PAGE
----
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Bandleader Cab Calloway is tiring of his sexy girlfriend Minnie, who in turn is jealous of Cab's manager Nettie. When Nettie gets Cab a job at the Brass Hat Club, Minnie retaliates for his imagined infidelity by setting gangster Boss Mason, owner of a rival club, against him. Will she regret her action before it's too late? (This plot resolves halfway through the film; the rest is a series of 'soundies' featuring the Calloway band's inimitable jive). All-black cast. Written by
Rod Crawford <firstname.lastname@example.org>
When Cab takes the wounded Minnie back into his room, the furniture has changed position - the bed is now away from the wall and in the middle of the room, and the chair is in the corner of the room where the bed used to be. See more »
This is a treat if you like Cab Calloway, and there's not much of a story to pay attention to
Hi De Ho is one more of the quick, cheap movies cranked out by Hollywood featuring black entertainers and designed to fill seats in the movie houses for the segregated black audiences of the south and the unofficially but just as segregated theaters everywhere else. Hi De Ho is exceptional in one regard. It features that great showman and entertainer Cab Calloway in his prime and a year before he decided to disband his orchestra because of changing musical tastes. Calloway had a long career, and had become a star by 1930. He sang, moved (not exactly danced), strutted and jived. White audiences most probably learned what they knew about jump jazz, scat singing and the hep cat beat from Calloway. He was a fine singer, wrote a lot of his own stuff, and led one of the best swing orchestras around. He also seemed to have inexhaustible energy. So fair warning...Calloway's high energy pours out of this movie; watching it can wear you down after a while.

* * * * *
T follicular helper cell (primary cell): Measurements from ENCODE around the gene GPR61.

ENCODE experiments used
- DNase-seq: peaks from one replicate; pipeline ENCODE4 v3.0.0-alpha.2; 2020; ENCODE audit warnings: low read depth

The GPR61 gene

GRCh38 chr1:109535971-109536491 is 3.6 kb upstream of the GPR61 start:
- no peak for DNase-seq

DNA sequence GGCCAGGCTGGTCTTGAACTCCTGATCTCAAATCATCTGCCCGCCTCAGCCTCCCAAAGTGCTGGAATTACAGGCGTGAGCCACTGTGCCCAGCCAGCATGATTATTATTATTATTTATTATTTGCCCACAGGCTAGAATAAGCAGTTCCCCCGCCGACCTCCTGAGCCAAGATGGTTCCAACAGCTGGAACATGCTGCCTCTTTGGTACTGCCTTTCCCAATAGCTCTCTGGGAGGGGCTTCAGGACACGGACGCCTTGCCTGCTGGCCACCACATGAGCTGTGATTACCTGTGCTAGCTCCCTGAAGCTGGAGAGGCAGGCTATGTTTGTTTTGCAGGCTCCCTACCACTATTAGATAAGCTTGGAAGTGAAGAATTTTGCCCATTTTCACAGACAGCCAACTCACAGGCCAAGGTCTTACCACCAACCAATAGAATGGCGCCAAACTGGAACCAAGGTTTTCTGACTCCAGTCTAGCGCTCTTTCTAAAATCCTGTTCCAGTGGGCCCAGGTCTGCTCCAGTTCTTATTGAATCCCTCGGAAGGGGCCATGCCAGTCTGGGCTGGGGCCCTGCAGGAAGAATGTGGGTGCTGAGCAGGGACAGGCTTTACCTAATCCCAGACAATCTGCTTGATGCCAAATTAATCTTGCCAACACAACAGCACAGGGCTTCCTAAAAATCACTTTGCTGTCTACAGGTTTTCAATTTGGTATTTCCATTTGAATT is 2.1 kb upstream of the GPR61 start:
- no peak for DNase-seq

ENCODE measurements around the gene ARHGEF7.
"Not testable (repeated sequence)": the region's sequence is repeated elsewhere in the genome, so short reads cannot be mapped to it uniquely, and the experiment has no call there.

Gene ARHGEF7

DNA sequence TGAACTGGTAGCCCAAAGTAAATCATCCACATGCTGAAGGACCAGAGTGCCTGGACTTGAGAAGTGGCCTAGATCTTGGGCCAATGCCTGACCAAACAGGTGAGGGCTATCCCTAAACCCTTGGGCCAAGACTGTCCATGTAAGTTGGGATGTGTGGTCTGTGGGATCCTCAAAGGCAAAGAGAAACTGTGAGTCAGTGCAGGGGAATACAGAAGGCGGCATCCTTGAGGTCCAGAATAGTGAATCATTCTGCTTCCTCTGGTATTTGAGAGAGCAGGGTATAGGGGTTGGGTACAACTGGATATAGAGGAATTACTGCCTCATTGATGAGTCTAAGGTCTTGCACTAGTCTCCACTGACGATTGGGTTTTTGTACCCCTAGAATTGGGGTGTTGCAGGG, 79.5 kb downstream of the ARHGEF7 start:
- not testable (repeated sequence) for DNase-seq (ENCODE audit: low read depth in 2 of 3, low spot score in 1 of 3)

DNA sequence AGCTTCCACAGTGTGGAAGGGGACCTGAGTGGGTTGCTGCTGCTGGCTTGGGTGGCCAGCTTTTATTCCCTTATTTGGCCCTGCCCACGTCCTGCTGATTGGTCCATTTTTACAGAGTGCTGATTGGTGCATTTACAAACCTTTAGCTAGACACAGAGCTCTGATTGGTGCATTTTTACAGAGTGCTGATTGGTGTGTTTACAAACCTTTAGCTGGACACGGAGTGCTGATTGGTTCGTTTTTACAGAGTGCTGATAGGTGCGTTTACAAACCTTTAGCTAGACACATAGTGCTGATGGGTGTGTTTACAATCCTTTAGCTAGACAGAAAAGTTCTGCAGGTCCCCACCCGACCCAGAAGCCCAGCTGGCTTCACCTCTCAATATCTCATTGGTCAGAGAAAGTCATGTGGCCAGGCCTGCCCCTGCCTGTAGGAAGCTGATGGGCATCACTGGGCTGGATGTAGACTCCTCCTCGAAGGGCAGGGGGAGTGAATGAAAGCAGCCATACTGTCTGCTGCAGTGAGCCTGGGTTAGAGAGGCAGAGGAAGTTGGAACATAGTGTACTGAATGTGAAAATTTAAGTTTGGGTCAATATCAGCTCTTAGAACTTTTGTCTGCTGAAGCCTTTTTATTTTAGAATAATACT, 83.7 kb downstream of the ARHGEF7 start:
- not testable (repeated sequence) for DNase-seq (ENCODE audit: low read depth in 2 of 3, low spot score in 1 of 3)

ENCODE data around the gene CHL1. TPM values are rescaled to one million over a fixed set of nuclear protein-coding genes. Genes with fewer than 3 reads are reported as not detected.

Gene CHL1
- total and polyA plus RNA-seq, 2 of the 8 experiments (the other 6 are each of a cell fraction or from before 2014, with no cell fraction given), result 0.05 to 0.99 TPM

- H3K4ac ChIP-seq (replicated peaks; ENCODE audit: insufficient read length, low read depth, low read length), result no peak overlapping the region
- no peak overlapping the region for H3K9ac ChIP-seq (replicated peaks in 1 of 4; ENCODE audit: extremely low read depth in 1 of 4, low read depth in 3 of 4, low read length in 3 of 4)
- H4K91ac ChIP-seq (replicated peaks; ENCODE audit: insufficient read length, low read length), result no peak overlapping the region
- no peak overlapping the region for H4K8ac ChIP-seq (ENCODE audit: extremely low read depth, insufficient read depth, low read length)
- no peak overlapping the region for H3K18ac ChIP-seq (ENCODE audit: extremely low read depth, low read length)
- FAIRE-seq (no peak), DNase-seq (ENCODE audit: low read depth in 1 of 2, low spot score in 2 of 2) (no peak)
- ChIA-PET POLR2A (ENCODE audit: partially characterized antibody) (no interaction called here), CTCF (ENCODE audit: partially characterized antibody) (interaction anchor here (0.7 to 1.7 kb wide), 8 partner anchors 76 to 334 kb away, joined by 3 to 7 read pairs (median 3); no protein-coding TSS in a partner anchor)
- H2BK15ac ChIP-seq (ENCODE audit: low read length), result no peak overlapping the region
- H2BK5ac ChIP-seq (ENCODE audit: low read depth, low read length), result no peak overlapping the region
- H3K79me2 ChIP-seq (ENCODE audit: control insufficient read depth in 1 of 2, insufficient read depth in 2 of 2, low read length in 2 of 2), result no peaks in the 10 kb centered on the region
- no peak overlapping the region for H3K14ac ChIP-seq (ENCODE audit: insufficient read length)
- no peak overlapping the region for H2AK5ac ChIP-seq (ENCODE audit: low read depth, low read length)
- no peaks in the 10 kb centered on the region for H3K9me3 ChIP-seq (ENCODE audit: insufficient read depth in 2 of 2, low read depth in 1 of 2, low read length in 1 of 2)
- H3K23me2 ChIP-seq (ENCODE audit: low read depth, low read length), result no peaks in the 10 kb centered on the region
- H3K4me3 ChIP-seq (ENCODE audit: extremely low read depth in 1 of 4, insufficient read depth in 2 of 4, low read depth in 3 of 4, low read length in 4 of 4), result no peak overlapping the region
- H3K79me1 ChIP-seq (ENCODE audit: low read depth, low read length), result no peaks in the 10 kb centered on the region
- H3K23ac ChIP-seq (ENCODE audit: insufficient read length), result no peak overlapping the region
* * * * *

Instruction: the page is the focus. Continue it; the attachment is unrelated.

The story line is little more than an excuse for Calloway and his orchestra to perform some great, driving, swing numbers. The movie is little more than an hour long and the plot is over in the first half hour. For the last half hour we watch a non-stop performance of some great music and specialty acts. The idea is that Cab is just starting out in the business. He has a jealous girlfriend, Minnie (Jeni Le Gon) and a new, young manager, Etta (Ida James), who is as pretty as his girlfriend. Etta wangles a gig for Cab and his orchestra at a new nightclub, but it's right across the street from one owned by a gangster. Minnie thinks Cab has fallen for Etta, so she convinces the mob boss to eliminate his new competition by shooting Cab. Then Minnie realizes her mistake, tries to save Cab and takes the bullet meant for him. This is the plot, and in 30 minutes it's all squeezed in between eight full musical numbers of him and his orchestra rehearsing or playing at the nightclub. Now we learn that Cab has become a huge success. For the next 30 minutes we're in a plush nightclub where we watch nine terrific numbers, including the rotund Peter Sisters, singers, and the extraordinary The Miller Brothers and Lois, tap dancers. A highlight is Calloway doing St. James Infirmary Blues. Another is a full-throttle, sophisticated arrangement of At Dawn Time. Although his now- dead former girlfriend was named Minnie and was something of a moocher, Calloway never sings his signature, Minnie the Moocher. The closest we get is Minnie Is a Hep Cat Now.
The acting, except for Calloway, is dismal. But Cab Calloway and His Orchestra show why they were first-class musicians as well as first-class entertainers. If you've ever heard Cab Calloway sing, you'll hear his voice...
"I was walkin' up the street feelin' bad and bold. Deep down in my pockets I didn't have no gold. I looked up to the skies and to my surprise I saw a million dollar bill floatin' before my eyes. Hey now..."
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